# The Proofs We Know and Love

Author

Michael Asper

Last Updated

9年前

License

Creative Commons CC BY 4.0

Abstract

A simple proofs essay using basic theorems while trying to get a grasp on LaTeX

Author

Michael Asper

Last Updated

9年前

License

Creative Commons CC BY 4.0

Abstract

A simple proofs essay using basic theorems while trying to get a grasp on LaTeX

Tags

```
\documentclass[a4paper, 12pt]{article}
\usepackage{geometry}
\geometry{margin=1in}
\usepackage[english]{babel}
\usepackage[utf8]{inputenc}
\usepackage{amsmath}
\usepackage{commath}
\usepackage{amsthm}
\usepackage{amssymb}
\usepackage{setspace}
\doublespacing
\title{the proofs we know and love}
\begin{document}
\begin{center}
The Proofs We Know and Love
\end{center}
\paragraph{Introduction}
In this paper, the author will be introducing two proofs: the difference of two squares and absolute value of two numbers equal to each other is less than \(\varepsilon \). We will go through both proofs and find that the difference of two squares introduces factoring and distributing to a more useful degree. It will also allow us to find solutions to quadratic equations when we first meet them. The difference of two squares problem is shown:
\paragraph{Theorem K:}
For every \(x,a,\) we have that:
\[(x-a)(x+a) = {x}^{2} - {a}^{2} \]
We will also go through the absolute value proof, which will introduce us to a basic definition of limits in the future, as \(\varepsilon \) has many applications in proofs. The absolute value problem is:
\paragraph{Theorem 1.4:}
Two real numbers \(a\) and \(b\) are equal if and only if for every real number \(\varepsilon > 0 \) it follows that \(\left| a-b \right| < \varepsilon \). \newline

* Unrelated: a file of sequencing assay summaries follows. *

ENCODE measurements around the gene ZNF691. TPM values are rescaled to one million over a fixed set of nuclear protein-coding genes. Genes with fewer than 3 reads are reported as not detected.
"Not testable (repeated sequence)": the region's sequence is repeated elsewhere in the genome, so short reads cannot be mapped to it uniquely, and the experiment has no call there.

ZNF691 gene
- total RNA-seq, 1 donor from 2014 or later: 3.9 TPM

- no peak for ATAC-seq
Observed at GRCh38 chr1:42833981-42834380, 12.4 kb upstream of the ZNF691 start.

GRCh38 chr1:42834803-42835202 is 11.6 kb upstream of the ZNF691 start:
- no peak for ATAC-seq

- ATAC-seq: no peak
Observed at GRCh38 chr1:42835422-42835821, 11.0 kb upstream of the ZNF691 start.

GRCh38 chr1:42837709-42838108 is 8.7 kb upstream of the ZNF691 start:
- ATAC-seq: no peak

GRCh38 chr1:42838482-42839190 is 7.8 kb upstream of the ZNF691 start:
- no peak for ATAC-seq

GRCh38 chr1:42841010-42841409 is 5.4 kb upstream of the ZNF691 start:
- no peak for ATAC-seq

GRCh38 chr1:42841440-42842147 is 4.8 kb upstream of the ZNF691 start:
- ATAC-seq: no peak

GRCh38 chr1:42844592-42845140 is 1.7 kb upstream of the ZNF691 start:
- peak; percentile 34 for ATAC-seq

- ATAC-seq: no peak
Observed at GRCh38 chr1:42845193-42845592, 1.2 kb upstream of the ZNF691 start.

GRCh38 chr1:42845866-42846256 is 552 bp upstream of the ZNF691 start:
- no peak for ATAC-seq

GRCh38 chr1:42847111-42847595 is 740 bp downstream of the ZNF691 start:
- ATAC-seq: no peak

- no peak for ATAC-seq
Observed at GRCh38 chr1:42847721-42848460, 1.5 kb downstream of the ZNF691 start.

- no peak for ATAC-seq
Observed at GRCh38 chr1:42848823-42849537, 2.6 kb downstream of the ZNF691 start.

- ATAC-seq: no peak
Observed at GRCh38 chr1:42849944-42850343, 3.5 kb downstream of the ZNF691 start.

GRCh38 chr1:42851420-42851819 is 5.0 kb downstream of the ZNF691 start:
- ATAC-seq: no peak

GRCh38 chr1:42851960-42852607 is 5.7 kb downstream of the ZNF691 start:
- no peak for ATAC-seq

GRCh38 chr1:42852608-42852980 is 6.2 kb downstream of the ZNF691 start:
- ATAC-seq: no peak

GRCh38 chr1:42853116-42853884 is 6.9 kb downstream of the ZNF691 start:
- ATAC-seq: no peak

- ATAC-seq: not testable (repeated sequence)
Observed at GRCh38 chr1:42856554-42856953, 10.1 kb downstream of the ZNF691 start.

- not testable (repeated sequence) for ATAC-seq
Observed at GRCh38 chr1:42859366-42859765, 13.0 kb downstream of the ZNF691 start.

Both of these theorems have uses in proving more complicated proofs later on in mathematics. We will start proving the first problem: difference of two squares.
\begin{proof}
Theorem K: Let \(z=(x-a)\),
\begin{equation}
(x-a)(x+a) = (x-a)(x+a)
\end{equation}
Then we substitute in \(z\) for \((x-a)\),
\begin{equation}
z(x+a) = (x-a)(x+a)
\end{equation}
Using the distributive axiom, we distribute the \(z\), resulting in
\begin{equation}
zx + za = (x-a)(x+a)
\end{equation}
We then substitute in back the \((x-a)\) for \(z\),
\begin{equation}
(x-a)x + (x-a)a = (x-a)(x+a)
\end{equation}
The purpose for the \(z\)-substituion was to show that we could distribute something like \((x-a)\), a multi-variable part in the equation. Furthermore, we will continue by distributing the \(x\) and \(a\), respectively.
\begin{equation}
xx-ax + ax - aa = (x-a)(x+a)
\end{equation}
We then apply the additive inverse property,
\begin{equation}
xx-0-aa = (x-a)(x+a)
\end{equation}
\begin{equation}
xx-aa = (x-a)(x+a)
\end{equation}
The definition of a square is \(\forall n \exists \mathbb{R} \) such that \(nn \implies {n}^{2}\),
\begin{equation}
x^2 - a^2 = (x-a)(x+a)
\end{equation}
\end{proof}
\paragraph{}
After this, we have proven the fact that \({x}^{2} - {a}^{2} = (x-a)(x+a) \), which gives us a glimpse of future quadratic equations. We will now prove the other theorem involving absolute values.
\begin{proof}
Theorem 1.4: Let \(a=b\) and \(\varepsilon > 0\),
\begin{equation}
a=b
\end{equation}
We then apply the additive inverse of \(b\) to both sides using the equality axiom.
\begin{equation}
a+(-b) = b + (-b)
\end{equation}
This simplifies to,
\begin{equation}
a - b = 0
\end{equation}
The definition of absolute value follows:
\[
\abs{x} =
\begin{cases}